I've seen the hour and a half movie called Kara no Kyoukai: Mirai Fukuin and the story seemed very incomplete. Later I discovered that it was a compilation of longer episodes of a series. I'm not sure how I can fix my experience and in what order to watch the other animes with this title.
Since the other answers don't appear to address Mirai Fukuin, I will do that here.
First, you must watch Kara no Kyoukai in release order. That is, 1 through 7 in numerical order, then the epilogue, followed by Mirai Fukuin, and finally Mirai Fukuin: Extra Chorus (a half-hour bonus episode included with the BD/DVD release of Mirai Fukuin). To do otherwise is downright ridiculous - this isn't one of those cases like Haruhi where both release and chronological order have their merits.
Since Mirai Fukuin assumes knowledge of the rest of the series, it obviously doesn't make any sense as a standalone anime. Luckily for you, the sort-of disjointed, vignettish nature of Mirai Fukuin is such that you haven't really had the rest of the series spoiled for you. If you knew what you were looking for, perhaps, but the KnK storyline is sufficiently convoluted that you probably weren't able to pick up on any of the aspects of Mirai Fukuin that spoil the earlier movies. Go ahead and pick up the first movie (Fukan Fuukei / Overlooking View) and start from there.
Later I discovered that [Mirai Fukuin] was a compilation of longer episodes of a series.
This isn't actually the case. Mirai Fukuin is basically an extra, original pair of short stories, not a compilation of the previous movies or anything like that.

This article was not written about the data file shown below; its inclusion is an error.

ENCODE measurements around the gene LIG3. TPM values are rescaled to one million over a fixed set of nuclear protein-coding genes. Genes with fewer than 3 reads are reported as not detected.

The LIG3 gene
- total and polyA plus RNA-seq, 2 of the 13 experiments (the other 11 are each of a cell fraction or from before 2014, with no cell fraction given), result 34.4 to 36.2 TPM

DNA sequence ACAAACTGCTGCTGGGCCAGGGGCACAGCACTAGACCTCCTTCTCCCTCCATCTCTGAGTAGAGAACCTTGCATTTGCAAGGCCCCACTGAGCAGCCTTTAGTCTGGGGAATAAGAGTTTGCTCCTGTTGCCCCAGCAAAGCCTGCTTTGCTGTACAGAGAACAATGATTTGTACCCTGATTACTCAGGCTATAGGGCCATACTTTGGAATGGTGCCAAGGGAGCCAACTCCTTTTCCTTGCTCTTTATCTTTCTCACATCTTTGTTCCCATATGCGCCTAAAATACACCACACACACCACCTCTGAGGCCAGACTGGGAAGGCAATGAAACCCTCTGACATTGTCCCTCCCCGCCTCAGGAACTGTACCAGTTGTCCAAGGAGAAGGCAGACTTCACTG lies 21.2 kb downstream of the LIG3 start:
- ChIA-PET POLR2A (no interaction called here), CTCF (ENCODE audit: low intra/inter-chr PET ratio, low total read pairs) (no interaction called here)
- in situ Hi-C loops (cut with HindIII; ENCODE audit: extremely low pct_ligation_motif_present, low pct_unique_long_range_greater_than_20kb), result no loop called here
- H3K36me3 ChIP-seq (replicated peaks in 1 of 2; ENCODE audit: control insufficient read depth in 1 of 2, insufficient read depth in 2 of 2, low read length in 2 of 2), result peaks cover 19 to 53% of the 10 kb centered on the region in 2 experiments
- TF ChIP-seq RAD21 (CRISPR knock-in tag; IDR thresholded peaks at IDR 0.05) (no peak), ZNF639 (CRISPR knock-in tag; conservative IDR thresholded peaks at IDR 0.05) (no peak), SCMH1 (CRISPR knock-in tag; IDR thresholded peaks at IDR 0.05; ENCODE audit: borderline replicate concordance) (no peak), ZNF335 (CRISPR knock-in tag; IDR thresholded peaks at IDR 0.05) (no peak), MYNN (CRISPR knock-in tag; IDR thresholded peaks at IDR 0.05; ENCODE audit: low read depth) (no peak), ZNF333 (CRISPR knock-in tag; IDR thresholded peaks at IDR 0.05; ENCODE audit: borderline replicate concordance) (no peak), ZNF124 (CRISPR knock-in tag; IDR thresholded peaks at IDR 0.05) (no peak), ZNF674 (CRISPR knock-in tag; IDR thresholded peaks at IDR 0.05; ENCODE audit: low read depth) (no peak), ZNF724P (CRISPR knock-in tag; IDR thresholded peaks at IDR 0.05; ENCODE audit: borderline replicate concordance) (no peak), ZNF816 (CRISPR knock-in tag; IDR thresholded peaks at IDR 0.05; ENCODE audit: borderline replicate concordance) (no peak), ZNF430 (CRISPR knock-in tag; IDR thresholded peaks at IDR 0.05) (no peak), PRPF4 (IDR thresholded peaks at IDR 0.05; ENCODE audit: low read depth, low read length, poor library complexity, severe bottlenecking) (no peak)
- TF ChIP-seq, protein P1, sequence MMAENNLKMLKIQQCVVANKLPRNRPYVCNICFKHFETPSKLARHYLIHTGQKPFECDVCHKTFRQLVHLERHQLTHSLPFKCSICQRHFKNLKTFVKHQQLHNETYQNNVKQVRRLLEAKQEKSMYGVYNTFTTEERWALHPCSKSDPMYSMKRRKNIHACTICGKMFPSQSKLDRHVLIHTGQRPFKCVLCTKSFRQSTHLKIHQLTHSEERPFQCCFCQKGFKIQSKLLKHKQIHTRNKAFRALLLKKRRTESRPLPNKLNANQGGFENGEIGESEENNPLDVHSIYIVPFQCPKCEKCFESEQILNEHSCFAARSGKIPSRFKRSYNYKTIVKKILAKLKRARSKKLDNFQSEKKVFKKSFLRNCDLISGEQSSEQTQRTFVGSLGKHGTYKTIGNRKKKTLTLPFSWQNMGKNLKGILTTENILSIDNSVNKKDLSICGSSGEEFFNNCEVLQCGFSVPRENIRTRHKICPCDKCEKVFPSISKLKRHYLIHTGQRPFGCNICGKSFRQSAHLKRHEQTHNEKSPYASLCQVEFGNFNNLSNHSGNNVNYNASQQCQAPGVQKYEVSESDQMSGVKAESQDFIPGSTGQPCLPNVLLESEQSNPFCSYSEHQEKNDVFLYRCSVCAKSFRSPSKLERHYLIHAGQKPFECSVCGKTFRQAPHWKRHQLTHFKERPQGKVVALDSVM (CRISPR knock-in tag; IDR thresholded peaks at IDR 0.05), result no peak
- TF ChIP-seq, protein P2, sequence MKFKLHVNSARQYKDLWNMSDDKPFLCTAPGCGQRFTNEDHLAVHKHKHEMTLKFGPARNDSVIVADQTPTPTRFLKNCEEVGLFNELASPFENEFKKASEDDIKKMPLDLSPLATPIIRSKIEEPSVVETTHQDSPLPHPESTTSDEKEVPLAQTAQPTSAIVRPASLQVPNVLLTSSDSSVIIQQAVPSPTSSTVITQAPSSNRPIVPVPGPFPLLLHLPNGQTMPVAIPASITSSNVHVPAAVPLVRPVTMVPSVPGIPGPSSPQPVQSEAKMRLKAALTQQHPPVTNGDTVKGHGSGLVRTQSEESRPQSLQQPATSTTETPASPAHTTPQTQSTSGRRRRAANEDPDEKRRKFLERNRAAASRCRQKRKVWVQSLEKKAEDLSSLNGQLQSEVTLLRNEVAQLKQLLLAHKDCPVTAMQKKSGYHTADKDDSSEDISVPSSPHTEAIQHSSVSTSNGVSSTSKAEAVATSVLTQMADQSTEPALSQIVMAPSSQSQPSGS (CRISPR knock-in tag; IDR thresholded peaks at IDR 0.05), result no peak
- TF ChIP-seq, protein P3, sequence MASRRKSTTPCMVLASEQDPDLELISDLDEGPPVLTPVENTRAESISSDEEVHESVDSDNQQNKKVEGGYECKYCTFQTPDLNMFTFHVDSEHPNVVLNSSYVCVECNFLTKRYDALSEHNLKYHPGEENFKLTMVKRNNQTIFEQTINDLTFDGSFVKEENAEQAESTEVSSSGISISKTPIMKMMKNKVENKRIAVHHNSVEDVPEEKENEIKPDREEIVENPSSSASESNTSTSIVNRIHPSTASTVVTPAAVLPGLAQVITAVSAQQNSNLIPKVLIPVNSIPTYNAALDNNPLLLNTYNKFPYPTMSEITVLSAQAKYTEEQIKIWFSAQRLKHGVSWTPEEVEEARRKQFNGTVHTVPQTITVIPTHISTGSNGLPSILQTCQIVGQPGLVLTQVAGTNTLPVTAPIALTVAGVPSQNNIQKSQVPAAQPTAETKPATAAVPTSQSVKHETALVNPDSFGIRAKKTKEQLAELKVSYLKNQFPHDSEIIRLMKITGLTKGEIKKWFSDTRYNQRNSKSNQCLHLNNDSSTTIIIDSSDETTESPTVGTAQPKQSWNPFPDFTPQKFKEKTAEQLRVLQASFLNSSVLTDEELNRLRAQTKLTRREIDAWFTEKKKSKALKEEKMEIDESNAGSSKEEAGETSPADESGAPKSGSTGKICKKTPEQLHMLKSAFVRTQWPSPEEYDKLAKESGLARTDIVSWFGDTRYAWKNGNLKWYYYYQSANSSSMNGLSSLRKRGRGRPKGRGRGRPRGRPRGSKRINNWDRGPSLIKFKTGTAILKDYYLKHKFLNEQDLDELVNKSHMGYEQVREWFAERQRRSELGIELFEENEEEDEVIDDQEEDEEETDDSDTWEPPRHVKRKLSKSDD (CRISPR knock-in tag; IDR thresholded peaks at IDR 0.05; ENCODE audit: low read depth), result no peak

Note that there is a compilation movie for KnK, titled "Kara no Kyoukai Remix: Gate of Seventh Heaven", but that's neither here nor there. If, after watching movies 1-6, you find yourself confused about how everything plays out chronologically, watch Remix, which contains short recaps of each episode, in chronological order.
...the story seemed very incomplete.
I should point out that even after watching everything in the right order, Mirai Fukuin will probably still seem incomplete. This is partly because Mirai Fukuin adapts only two out of five short stories in the original Mirai Fukuin novel on which it is based. I haven't read the novel myself, but I hear that the remaining three stories help make everything seem more complete.
There are 7 anime movies of Kara no Kyoukai, in order of release date (which is the same as the order or the Light Novel's chapter/book):
1. Fukan Fuukei - released May 21, 2008
2. Satsujin Kousatsu - released June 25, 2008
3. Tsuukaku Zanryuu - released July 23, 2008
4. Garan no Dou - released December 17, 2008
5. Mujun Rasen - released January 28, 2009
6. Boukyaku Rokuon - released July 29, 2009
7. Satsujin Kousatsu - released December 9, 2009
Source: Wikipedia - Kara no Kyoukai
But if we're to order the movie based on actual timeline of events happening in Kara no Kyoukai's it will be:
1. Satsujin Kōsatsu (Zen) - August 1995 - March 1996
2. Garan no Dō - March 1996- June 1998
3. Tsūkaku Zanryū - July 1998
4. Fukan Fūkei - September 1998
5. Mujun Rasen - November 1998
6. Bōkyaku Rokuon - January 1999
7. Satsujin Kōsatsu (Go) - February 1999
I strongly suggest just watch it in order of its release to get the full experience :)
Seems like only the first 4 movies are out of chronological order.
To watch it in chronological order you would have to watch it like this:
- Kara no Kyoukai 2: Satsujin Kousatsu (Part 1) (1995-1996)
- Kara no Kyoukai 4: Garan no Dou (June 1998)
- Kara no Kyoukai 3: Tsuukaku Zanryuu (July 1998)
- Kara no Kyoukai 1: Fukan Fuukei (September 1998)
- Kara no Kyoukai 5: Mujun Rasen (November 1998)
- Kara no Kyoukai 6: Boukyaku Rokuon (January 1999)
- Kara no Kyoukai 7: Satsujin Kousatsu (Part 2)
- Kara no Kyoukai - Epilogue
Al tough personally I enjoyed the story more watching it in release order instead. I don't think watching it in chronological order will fix your experience to much as said on MaL
you won't gain any better understanding by viewing them in the chronological order because each is first and foremost a story closed in itself.